I just did something that I haven’t had to do in 5 years … update my title. I have taken on a new role in my organization – facilitating process improvement projects in addition to overseeing knowledge management. There is something that is missing from my title that has been there for a long time – the word Library. I have self identified as a law librarian since joining a law firm library team as a fresh graduate from a library technician program. Whether my actual title was Library Technician or some other derivation, that comforting word has underpinned my work life identity for over 20 years.
It is an odd week to release the law librarian moniker. I will soon head off to Winnipeg for the annual meeting of the Canadian Association of Law Libraries conference. Several months ago I agreed to participate in a panel session titled “Should We Still Be Called Librarians”. The session description offers a hint at the discussion:
This question has been in the air for a long time. The position of Law Librarian has evolved so much over the years that one must ask if the title truly represents the work we do. We still work with books but it has become a small part of our day-to-day reality. In any given day a “librarian”, may do training sessions, media and legislative alerts, legal research, competitive intelligence or business development. We also publish documents and manage websites and intranets.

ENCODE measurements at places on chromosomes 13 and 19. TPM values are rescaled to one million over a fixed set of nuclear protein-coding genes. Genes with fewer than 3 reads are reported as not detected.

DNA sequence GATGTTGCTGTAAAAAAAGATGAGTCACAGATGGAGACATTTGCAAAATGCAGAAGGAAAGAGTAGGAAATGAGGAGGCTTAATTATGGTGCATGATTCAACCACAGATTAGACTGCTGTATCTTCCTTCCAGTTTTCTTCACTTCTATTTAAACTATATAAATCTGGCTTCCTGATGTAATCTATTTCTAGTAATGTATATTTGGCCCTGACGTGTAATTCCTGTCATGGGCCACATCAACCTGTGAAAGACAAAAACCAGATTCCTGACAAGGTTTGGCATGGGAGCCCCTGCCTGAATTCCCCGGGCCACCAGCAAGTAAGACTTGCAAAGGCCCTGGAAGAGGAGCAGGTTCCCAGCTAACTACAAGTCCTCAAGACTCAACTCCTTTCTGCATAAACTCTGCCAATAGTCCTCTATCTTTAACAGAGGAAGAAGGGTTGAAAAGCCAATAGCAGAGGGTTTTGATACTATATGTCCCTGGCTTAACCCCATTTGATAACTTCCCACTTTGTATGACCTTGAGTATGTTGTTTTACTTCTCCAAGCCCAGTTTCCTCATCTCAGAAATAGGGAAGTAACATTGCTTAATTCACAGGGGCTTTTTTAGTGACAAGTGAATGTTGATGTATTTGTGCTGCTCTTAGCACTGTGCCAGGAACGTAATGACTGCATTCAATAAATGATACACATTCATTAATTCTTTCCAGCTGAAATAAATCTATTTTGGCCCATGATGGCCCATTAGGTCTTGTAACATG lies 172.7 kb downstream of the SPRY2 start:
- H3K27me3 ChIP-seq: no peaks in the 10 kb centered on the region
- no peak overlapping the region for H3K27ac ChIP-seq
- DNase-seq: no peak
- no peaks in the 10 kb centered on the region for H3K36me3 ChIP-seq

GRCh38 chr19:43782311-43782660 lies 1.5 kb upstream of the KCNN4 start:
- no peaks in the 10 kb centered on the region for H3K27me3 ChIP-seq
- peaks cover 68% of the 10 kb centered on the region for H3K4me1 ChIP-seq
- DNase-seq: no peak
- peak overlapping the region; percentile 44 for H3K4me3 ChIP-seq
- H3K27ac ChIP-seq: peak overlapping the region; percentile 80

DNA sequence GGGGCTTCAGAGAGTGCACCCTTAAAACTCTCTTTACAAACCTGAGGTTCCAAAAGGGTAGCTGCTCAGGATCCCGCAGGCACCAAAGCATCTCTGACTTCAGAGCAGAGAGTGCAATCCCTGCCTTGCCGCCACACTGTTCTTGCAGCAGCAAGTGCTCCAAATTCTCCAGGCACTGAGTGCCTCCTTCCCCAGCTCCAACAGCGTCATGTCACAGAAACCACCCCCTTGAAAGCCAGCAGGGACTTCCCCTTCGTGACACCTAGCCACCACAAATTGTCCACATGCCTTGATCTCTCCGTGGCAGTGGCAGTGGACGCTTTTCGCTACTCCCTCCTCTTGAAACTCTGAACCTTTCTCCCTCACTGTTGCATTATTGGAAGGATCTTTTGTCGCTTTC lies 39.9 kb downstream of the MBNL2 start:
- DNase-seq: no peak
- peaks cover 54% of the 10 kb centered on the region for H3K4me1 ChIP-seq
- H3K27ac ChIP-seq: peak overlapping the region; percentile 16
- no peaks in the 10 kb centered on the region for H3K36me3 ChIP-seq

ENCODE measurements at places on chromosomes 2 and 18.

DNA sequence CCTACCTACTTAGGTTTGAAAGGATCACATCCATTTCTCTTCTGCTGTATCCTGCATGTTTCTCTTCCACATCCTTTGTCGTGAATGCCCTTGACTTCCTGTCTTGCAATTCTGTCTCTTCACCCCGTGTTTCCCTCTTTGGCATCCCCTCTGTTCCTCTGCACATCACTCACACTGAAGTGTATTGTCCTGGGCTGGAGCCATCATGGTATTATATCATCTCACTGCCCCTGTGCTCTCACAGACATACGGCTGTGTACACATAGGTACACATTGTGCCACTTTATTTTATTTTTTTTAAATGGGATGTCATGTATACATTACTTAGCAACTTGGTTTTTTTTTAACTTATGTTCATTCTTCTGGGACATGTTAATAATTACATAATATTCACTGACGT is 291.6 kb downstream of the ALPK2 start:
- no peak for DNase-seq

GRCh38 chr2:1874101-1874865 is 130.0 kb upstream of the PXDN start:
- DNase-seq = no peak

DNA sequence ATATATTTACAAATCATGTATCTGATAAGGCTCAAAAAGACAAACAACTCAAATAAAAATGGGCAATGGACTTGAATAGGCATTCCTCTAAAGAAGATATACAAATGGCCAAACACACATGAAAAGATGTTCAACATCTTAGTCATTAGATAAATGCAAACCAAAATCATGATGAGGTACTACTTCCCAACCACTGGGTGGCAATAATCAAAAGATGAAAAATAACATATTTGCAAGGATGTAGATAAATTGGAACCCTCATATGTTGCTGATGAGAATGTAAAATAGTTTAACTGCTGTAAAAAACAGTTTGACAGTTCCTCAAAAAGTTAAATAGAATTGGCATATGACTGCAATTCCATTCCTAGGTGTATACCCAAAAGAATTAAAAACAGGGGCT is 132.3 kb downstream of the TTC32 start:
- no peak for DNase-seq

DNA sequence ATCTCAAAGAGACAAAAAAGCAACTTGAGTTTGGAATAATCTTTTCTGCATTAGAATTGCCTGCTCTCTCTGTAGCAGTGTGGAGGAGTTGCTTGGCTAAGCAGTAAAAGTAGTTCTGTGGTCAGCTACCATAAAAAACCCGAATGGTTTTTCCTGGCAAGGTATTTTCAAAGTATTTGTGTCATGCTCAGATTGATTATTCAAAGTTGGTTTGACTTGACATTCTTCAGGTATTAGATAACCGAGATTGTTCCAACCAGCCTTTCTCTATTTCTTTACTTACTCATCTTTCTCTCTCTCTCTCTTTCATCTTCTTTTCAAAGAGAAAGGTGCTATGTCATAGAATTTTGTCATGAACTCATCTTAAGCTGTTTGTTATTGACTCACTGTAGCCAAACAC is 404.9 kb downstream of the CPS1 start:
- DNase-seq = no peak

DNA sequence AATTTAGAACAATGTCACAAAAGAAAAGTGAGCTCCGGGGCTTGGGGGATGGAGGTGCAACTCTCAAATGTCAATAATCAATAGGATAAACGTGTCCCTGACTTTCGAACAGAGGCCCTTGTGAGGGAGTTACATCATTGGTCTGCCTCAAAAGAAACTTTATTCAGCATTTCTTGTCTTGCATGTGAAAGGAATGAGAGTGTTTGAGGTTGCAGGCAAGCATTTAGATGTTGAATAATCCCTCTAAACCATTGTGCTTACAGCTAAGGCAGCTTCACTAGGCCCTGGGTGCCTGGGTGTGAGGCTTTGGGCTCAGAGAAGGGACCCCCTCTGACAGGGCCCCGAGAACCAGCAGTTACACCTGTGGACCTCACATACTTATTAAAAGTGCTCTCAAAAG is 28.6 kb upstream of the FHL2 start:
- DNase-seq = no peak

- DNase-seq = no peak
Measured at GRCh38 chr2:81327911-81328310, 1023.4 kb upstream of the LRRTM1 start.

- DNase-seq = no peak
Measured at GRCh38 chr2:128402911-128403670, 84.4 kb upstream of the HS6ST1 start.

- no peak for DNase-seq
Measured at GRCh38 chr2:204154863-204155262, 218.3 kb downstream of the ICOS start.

Does the title “librarian” still reflect these realities? If not, should we call ourselves information or knowledge specialists? To discuss this matter, we have assembled a wide range of professionals both within and outside of the law library, to provide fresh viewpoints.
I did not expect to be introduced as the Director of Knowledge Management and Process Improvement for this session. I promise to blog next week about the outcome of the discussion. I am looking forward to the wisdom of the other panelists: Allan Fineblit, Sonia Poulin, Ron Greasley and Melanie Hodges Neufield.